This framework is also influenced by recent studies on national conceptions and economic theories governing the latter half of the nineteenth century. In the decades before the Civil War, a shift occurred in American social thought regarding the national conception of democracy, a change that would have profound implications for American Indians. This shift was rooted in the romanticism of antebellum America and influenced by the unfolding acceptance of naturalism in the latter nineteenth century. The emerging concept of democracy was reflected “in the goodness of majority rule, a minimal government supposedly beneficial to all alike, and to free enterprise.”26 In other words, governmental liberalism was the underlying philosophy of American social action. This was nowhere more evident than in federal policies related to land and resource development and American Indian access to and protection of their water.
Economic liberalism facilitated the settlement of the West and the development of its resources, but came at the great social and economic expense of displacing American Indians and reducing them poverty. Nineteenth century Americans were encouraged to
avail themselves of the opportunities presented in the West because “they supposedly could.” In the West, class privilege was theoretically removed and replaced by the ideological self-made man. If an individual did not find economic success in the West it was a result of his own deficiencies. Economic liberalism offered the opportunity;
individual man was responsible for acting on it. “Freedom of opportunity under [economic] liberalism had as its [main] goal the freedom to become unequal in wealth and position.”27 Economic liberalism, of course, was but one response to the new democracy.
Born in the age of enlightenment, economic liberalism became the guiding principal for national expansion. Minimal government interference placed the duty of responsibility on the individual. Continental expansion gave birth to the idea of manifest destiny, infusing new meaning into the concept of individualism. Americans needed more than freedom of choice to be free; they also demanded “the opportunity to develop their natural talents to the fullest,” a belief that could be realized in the vast and seemingly unlimited potential of the West.28 Such social policies gave birth to rugged individualists who adhered to the theory that limited government was the most prudent course of action.
Moreover, the frontier represented the symbolic importance of upward mobility via land acquisition and resource exploitation. In fact, the frontier provided a new sense of respectability to the immigrant based on the prevailing ideas of democracy and the emerging theory of scientific racism, which provided settlers with the justification to appropriate the land and water resources of the Indians. As the second half of the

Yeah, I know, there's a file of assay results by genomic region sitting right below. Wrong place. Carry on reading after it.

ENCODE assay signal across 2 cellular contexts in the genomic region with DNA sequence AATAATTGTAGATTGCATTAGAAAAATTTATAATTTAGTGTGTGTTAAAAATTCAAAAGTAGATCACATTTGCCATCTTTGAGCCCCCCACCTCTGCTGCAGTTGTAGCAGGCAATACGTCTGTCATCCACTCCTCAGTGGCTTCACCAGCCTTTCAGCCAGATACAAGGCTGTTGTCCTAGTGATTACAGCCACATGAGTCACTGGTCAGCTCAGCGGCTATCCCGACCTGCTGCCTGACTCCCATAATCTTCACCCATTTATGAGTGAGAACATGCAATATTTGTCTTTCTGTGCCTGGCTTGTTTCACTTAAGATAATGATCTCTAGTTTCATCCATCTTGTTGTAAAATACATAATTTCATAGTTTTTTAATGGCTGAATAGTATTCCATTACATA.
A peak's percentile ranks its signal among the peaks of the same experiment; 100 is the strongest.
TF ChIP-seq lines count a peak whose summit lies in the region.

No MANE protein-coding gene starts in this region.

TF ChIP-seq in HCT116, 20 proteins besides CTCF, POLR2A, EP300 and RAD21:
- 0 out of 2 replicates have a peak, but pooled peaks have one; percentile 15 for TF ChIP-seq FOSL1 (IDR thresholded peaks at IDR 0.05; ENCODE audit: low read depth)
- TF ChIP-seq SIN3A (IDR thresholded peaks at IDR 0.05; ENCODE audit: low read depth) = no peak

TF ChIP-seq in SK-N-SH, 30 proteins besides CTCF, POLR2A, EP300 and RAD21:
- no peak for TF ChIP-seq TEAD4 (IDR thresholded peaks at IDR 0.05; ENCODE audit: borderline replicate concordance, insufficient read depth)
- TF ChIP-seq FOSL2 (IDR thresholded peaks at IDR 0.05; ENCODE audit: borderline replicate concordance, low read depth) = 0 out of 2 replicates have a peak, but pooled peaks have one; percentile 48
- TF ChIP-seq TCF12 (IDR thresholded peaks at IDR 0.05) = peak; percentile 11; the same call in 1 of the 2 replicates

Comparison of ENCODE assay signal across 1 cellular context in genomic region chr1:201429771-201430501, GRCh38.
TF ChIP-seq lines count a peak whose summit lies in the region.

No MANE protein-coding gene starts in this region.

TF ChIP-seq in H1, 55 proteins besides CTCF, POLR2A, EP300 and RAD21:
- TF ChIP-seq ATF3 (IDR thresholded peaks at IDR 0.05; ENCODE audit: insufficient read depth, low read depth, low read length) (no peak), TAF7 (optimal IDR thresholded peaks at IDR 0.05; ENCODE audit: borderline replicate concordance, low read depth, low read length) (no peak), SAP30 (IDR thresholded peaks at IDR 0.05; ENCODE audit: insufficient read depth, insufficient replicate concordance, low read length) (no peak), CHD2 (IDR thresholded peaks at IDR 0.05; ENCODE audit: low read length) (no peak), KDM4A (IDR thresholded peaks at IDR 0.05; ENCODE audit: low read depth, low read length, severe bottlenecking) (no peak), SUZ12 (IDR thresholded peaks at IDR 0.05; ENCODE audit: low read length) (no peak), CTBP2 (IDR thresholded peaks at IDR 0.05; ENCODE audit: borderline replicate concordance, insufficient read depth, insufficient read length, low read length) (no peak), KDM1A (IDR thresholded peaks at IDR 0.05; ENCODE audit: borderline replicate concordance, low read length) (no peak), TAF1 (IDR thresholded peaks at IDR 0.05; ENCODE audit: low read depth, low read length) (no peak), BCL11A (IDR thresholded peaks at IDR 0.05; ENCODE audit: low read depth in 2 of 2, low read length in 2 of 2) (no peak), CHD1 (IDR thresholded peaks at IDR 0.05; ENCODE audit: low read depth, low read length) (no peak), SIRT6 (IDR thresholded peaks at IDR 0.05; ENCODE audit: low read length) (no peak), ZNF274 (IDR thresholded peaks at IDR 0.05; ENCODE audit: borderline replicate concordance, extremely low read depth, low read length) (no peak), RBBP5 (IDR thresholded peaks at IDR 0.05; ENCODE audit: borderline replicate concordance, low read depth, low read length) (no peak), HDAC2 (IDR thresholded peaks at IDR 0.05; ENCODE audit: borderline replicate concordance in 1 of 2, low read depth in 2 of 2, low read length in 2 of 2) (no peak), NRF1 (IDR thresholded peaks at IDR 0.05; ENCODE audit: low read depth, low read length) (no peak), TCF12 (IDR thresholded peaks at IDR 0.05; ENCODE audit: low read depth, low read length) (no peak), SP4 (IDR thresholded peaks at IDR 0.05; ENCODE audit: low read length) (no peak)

nineteenth century unfolded, these ideas found expression in the self-help and selfreliance of the American individualist, about whom in 1893 historian Frederick Jackson Turner wrote perpetrated “all the manifest evils that followed from lack of highly developed civic spirit.”29
When Lewis Henry Morgan outlined his seven stages on the civilization-savagery continuum in 1877, he aided the imperial plans of the nation by relegating the American Indian to the low end of savagery.30 At the center of this continuum was the acceptance of the social adaptation of Darwinian evolution. This national transformation of the American Indian was complete when these ideals were institutionalized by the American scientific academy between 1876 and 1915. This characterization was poignantly symbolized at the 1915 Panama Pacific International Exposition in San Francisco, where James Earle Fraser’s “The End of the Trail” served as a not so subtle metaphorical representation of American Indians.31 The unique American conception of democracy, liberalism and individualism, combined with the embracement of scientific racism justified continental expansion, displacement of Indian nations and the appropriation of their land and resources. If the Indians were unable to adapt to these changing times, popular sentiment asserted, it was their own lack of ability and moral ineptness—not government culpability—that was at fault. The philosophical transformation of the age-old “Indian problem” could now be rationalized and used to justify appropriation of Indian resources.
29 Frederick Jackson Turner, The Frontier in American History, (New York: Henry Holt and Company, 1920), pp. 30-33. “The frontier,” Turner added, “is productive of individualism.” 30 Henry Lewis Morgan, Ancient Society: or Research in the Lines of Human Progress from Savagery through Barbarism to Civilization (New York: Henry Holt and Company, 1877).